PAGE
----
MSc student Ana González visited the collections last month as part of project NorHydro, where she spent some weeks in the lab working with her samples. Here is an account of her experience:
The challenge of identifying benthic hydrozoans
Hydrozoa is a fascinating but poorly understood group of invertebrates, in part because their identification is not always an easy task. I have been studying benthic hydrozoan communities for over a year now, in particular those living in the shallow waters of Mallorca (Spain), and I have realized that the diversity of forms and structures in the group is higher than I had imagined at the beginning of my studies, and their identification is more difficult than I expected. The assemblages of hydrozoans in the Mediterranean are of course very different from the ones that occur in Norway, but something that both communities have in common is that morphological identification of the animals (i.e. telling which species is present based only on the characteristics we can observe) is challenging, which is why one of the aims of my visit to the University Museum of Bergen last December was to learn a different technique (DNA barcoding) that can help me improve the identification of my samples in cases when the morphology of the specimens is not good enough.
DNA barcoding consists in finding a short DNA sequence (the barcode) that is similar for all members of one species but different from all other species. It is a relatively recent tool that –among other things– has helped the scientific community identify specimens that for one reason or the other cannot be identified based on how they look. In some groups, such as many colonial invertebrates, this technique has become a key asset because the colonies are often too young or not reproductive, or the important characters for identifications may be found only in one stage of the life cycle and not in others. For this visit I had the chance to bring all my samples from Mallorca to Bergen and I set to extracting the DNA of selected specimens, amplifying two different barcode genes (COI and 16S), and obtaining clean sequences for them. I discovered that, when it comes to DNA barcoding, every step of the process is important, and being patient and careful is essential.
Getting good results in the DNA lab depends on several factors like not forgetting any step and avoiding contamination as far as possible, but the work does not end there: once you have your sequences they have to be cleaned, quality-checked, and finally compared with others. This means that having a complete and trustworthy database of DNA barcodes is necessary, especially if you want to use the sequence to help you corroborate the identification of a specimen. When done right and with a good database, the DNA barcodes can be useful to detect differences between hydrozoan assemblages growing in different parts of the world or between different substrates and levels of anthropogenic impact, which is what I am doing in my MSc project.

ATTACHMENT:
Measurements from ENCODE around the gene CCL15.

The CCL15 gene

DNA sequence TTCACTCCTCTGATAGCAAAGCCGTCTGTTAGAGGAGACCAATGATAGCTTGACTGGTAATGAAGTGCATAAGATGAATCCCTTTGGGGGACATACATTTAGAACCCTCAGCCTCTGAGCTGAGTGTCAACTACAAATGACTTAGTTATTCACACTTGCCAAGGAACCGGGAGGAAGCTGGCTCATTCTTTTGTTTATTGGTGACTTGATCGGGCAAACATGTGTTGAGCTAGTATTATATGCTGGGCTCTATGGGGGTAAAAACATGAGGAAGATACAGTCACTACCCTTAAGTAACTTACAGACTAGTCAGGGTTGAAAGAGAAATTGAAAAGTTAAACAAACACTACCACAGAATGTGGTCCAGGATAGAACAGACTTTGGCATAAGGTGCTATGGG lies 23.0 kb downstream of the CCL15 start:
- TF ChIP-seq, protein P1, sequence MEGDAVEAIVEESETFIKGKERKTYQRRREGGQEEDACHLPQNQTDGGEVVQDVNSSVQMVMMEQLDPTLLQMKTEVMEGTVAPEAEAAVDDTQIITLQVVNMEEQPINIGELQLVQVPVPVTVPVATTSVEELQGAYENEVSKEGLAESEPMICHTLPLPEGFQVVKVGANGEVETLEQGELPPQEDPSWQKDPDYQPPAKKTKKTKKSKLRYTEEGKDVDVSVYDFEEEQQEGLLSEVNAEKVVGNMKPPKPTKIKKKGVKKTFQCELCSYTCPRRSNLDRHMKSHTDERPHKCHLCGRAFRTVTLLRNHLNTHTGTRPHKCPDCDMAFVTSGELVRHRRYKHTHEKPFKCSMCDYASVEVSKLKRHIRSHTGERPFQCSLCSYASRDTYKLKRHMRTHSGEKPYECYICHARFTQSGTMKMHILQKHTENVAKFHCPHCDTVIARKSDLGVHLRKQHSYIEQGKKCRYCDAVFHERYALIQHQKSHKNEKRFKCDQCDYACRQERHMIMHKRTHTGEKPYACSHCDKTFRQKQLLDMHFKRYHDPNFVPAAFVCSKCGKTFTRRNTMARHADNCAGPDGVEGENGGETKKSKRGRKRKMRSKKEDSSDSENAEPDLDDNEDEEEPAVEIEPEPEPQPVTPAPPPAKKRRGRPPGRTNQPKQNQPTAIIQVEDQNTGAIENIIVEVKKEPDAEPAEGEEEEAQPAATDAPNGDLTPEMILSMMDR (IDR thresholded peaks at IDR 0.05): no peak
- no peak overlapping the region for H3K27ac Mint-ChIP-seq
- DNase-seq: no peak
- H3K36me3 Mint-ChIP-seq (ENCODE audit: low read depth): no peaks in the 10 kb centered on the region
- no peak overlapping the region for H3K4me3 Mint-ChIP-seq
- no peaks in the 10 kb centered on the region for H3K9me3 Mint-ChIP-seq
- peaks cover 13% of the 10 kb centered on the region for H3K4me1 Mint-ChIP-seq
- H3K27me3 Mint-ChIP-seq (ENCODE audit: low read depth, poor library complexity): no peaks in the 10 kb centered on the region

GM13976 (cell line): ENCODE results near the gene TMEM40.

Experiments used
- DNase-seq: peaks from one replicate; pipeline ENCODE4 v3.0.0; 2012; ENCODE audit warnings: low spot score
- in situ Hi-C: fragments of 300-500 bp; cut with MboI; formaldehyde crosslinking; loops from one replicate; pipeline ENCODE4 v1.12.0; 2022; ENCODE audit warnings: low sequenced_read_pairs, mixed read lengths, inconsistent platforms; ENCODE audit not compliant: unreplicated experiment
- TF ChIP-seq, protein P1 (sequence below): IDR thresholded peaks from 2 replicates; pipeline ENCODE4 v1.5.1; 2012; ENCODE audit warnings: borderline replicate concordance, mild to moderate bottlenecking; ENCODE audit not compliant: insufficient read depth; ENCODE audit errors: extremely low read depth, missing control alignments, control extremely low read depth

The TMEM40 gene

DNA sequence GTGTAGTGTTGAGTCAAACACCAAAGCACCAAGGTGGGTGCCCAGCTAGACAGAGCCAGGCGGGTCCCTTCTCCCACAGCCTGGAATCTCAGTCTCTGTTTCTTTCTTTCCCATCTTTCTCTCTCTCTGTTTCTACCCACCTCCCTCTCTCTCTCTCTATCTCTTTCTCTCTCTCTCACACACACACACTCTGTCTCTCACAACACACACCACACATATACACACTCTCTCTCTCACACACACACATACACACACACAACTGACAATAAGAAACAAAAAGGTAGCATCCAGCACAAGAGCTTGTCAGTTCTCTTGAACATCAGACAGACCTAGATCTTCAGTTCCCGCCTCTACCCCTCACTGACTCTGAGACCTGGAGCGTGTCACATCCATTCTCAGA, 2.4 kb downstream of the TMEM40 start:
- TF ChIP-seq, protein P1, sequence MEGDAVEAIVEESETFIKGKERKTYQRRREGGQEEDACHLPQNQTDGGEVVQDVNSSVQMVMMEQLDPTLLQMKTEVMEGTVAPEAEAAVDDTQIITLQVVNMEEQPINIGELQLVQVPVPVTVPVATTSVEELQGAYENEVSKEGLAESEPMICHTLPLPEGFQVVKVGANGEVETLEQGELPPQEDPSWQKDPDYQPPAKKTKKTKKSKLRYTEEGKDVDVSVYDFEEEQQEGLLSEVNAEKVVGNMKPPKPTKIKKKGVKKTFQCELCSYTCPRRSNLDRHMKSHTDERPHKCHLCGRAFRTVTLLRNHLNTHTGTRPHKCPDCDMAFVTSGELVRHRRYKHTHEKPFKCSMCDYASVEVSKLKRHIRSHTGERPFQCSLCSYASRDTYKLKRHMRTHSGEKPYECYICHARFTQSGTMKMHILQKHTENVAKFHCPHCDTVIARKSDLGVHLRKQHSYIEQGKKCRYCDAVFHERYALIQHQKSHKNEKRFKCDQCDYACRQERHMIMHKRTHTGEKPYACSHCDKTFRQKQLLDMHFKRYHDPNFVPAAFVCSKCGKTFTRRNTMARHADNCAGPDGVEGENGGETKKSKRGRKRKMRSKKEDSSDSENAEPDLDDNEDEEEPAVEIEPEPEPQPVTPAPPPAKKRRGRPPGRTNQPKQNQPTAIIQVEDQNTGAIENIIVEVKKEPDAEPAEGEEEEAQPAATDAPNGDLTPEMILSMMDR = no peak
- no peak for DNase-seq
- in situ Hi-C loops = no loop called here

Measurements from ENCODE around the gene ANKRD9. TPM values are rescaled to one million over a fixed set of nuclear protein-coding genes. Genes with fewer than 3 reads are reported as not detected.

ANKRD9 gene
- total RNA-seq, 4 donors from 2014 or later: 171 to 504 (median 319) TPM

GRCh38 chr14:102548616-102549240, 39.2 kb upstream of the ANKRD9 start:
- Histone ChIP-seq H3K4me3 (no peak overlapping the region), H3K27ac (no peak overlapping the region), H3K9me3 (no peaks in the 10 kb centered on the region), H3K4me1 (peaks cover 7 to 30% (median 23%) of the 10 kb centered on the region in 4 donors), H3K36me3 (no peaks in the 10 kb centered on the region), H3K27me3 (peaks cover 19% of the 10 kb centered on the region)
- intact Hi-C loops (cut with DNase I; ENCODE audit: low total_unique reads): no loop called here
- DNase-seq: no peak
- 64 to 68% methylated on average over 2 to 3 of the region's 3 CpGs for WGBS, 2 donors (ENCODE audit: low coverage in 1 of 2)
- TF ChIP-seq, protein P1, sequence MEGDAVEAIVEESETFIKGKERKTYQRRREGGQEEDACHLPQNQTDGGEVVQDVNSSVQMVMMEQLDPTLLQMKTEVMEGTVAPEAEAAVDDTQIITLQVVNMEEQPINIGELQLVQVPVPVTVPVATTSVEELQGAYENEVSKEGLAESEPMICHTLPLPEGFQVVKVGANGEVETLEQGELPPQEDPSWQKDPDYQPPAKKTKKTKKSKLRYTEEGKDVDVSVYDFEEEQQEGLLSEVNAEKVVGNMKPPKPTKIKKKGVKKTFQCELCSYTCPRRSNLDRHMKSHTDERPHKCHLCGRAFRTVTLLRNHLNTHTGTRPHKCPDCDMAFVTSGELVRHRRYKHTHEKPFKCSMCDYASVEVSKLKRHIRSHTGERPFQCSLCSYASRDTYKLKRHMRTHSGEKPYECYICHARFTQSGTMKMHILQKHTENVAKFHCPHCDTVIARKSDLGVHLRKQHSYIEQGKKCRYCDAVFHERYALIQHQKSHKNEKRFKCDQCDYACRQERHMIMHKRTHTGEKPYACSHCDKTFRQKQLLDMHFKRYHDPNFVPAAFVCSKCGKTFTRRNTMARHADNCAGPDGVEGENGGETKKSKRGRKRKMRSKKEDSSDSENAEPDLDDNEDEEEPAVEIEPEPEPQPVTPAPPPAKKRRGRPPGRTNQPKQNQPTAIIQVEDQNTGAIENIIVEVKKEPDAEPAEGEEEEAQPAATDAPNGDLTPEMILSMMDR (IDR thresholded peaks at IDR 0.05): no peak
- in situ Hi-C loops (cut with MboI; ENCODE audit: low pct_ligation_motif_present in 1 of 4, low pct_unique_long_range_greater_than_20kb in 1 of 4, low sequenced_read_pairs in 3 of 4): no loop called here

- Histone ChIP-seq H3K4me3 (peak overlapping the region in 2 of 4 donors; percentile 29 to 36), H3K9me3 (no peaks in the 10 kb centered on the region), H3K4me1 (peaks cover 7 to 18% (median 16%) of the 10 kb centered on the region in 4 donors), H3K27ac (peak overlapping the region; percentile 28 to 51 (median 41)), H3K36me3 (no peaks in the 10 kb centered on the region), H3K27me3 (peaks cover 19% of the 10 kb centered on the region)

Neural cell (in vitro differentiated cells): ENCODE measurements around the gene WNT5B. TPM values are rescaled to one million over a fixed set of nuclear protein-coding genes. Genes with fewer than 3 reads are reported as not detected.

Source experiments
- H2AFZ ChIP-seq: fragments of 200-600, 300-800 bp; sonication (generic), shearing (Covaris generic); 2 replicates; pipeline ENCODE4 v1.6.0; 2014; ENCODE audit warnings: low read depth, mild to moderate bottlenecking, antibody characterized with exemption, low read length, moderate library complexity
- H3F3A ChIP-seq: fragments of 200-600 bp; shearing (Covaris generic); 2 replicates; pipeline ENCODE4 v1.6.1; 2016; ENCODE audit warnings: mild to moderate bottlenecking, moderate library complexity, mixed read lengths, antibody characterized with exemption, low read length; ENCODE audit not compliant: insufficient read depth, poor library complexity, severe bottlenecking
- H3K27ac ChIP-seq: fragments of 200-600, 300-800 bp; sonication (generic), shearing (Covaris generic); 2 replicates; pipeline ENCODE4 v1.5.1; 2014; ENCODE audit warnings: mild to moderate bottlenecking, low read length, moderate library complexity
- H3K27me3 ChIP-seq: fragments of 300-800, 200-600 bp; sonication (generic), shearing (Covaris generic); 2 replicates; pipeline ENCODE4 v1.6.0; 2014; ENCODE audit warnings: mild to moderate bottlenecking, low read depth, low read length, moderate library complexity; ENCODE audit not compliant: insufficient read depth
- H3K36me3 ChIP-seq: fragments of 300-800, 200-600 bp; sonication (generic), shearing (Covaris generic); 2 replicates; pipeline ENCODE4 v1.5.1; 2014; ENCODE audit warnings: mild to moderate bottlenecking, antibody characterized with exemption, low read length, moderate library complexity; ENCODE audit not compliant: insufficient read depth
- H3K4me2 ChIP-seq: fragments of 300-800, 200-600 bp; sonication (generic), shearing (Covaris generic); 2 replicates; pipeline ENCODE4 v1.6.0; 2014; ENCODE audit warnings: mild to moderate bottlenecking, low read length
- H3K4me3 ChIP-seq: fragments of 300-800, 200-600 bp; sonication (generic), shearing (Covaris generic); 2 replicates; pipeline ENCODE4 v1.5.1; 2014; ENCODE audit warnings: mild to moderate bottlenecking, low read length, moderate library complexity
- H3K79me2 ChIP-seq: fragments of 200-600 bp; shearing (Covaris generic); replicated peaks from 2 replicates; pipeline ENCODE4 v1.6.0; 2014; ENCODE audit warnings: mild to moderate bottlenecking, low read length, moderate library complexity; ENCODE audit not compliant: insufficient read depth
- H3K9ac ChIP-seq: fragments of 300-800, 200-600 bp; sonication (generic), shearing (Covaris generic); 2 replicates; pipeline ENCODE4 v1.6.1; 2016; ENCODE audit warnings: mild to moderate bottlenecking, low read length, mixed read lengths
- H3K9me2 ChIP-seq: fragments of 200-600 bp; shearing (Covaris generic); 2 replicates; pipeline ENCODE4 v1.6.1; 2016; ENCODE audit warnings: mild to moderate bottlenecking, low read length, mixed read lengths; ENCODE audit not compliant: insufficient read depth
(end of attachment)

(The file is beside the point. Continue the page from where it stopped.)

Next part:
The analysis of DNA sequences is a powerful tool to compare specimens of distinct populations and in some cases animals that apparently belong to the same species turn out to be completely different (e.g. cryptic species). This is not uncommon for benthic hydrozoans, which have high morphological diversity but also high levels of plasticity, resulting in colonies from different species sometimes being very similar to each other when they grow in similar substrates. As useful as DNA analyses are, however, it is also important to consider their limitations. For example, while the abundance of each species in a given community is important to describe the ecological status of a habitat, estimating abundance is still not always possible from sequence reads in DNA analyses.
The use of DNA barcodes in my work is not limited to my current project, as I hope my identifications and sequences will help a little bit to improve the databases for future studies of hydrozoan communities in the Mediterranean Sea, and maybe even allow other researchers to compare their samples with the species found on other parts of the world. I think that looking closely at each specimen is the best way to truly know variation, so both morphology observations and DNA analyses should be combined to obtain good estimates of the diversity of a taxon in any locality. For example, whenever the DNA analyses reveal differences in two clades that were thought to be the same species, it is time to search for new taxonomic characters that we might have missed before, and for that reason it is also important to have a good knowledge of the morphology of each species. Both morphological and DNA-based identifications have limitations and advantages so, if you have the opportunity to use both, why choose only one?